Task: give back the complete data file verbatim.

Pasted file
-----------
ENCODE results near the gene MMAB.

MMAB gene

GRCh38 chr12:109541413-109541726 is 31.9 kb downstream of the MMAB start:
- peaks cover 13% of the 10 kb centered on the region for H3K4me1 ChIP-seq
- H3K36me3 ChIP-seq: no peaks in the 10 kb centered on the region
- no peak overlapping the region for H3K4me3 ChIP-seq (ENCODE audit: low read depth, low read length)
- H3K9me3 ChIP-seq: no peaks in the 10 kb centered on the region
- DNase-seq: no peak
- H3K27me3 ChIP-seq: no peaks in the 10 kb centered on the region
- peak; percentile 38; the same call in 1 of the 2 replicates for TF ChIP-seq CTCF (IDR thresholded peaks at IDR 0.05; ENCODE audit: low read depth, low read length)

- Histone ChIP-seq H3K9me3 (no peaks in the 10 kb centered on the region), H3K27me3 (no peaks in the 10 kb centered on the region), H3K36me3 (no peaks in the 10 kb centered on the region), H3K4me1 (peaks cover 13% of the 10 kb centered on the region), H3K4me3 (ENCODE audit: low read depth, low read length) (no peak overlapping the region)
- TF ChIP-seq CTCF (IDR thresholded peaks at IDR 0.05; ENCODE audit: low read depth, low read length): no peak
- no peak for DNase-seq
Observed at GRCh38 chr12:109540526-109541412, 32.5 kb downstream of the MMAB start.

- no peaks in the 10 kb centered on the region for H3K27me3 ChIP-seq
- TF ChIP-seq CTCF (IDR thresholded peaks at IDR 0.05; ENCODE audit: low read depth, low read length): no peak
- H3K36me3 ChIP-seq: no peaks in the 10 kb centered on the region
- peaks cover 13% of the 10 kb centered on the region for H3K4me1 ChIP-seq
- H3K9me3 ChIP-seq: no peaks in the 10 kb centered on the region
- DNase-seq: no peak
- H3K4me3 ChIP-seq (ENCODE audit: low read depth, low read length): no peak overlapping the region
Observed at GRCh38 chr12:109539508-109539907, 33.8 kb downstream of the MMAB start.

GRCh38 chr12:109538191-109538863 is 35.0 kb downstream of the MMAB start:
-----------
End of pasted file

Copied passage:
ENCODE results near the gene MMAB.

MMAB gene

GRCh38 chr12:109541413-109541726 is 31.9 kb downstream of the MMAB start:
- peaks cover 13% of the 10 kb centered on the region for H3K4me1 ChIP-seq
- H3K36me3 ChIP-seq: no peaks in the 10 kb centered on the region
- no peak overlapping the region for H3K4me3 ChIP-seq (ENCODE audit: low read depth, low read length)
- H3K9me3 ChIP-seq: no peaks in the 10 kb centered on the region
- DNase-seq: no peak
- H3K27me3 ChIP-seq: no peaks in the 10 kb centered on the region
- peak; percentile 38; the same call in 1 of the 2 replicates for TF ChIP-seq CTCF (IDR thresholded peaks at IDR 0.05; ENCODE audit: low read depth, low read length)

- Histone ChIP-seq H3K9me3 (no peaks in the 10 kb centered on the region), H3K27me3 (no peaks in the 10 kb centered on the region), H3K36me3 (no peaks in the 10 kb centered on the region), H3K4me1 (peaks cover 13% of the 10 kb centered on the region), H3K4me3 (ENCODE audit: low read depth, low read length) (no peak overlapping the region)
- TF ChIP-seq CTCF (IDR thresholded peaks at IDR 0.05; ENCODE audit: low read depth, low read length): no peak
- no peak for DNase-seq
Observed at GRCh38 chr12:109540526-109541412, 32.5 kb downstream of the MMAB start.

- no peaks in the 10 kb centered on the region for H3K27me3 ChIP-seq
- TF ChIP-seq CTCF (IDR thresholded peaks at IDR 0.05; ENCODE audit: low read depth, low read length): no peak
- H3K36me3 ChIP-seq: no peaks in the 10 kb centered on the region
- peaks cover 13% of the 10 kb centered on the region for H3K4me1 ChIP-seq
- H3K9me3 ChIP-seq: no peaks in the 10 kb centered on the region
- DNase-seq: no peak
- H3K4me3 ChIP-seq (ENCODE audit: low read depth, low read length): no peak overlapping the region
Observed at GRCh38 chr12:109539508-109539907, 33.8 kb downstream of the MMAB start.

GRCh38 chr12:109538191-109538863 is 35.0 kb downstream of the MMAB start: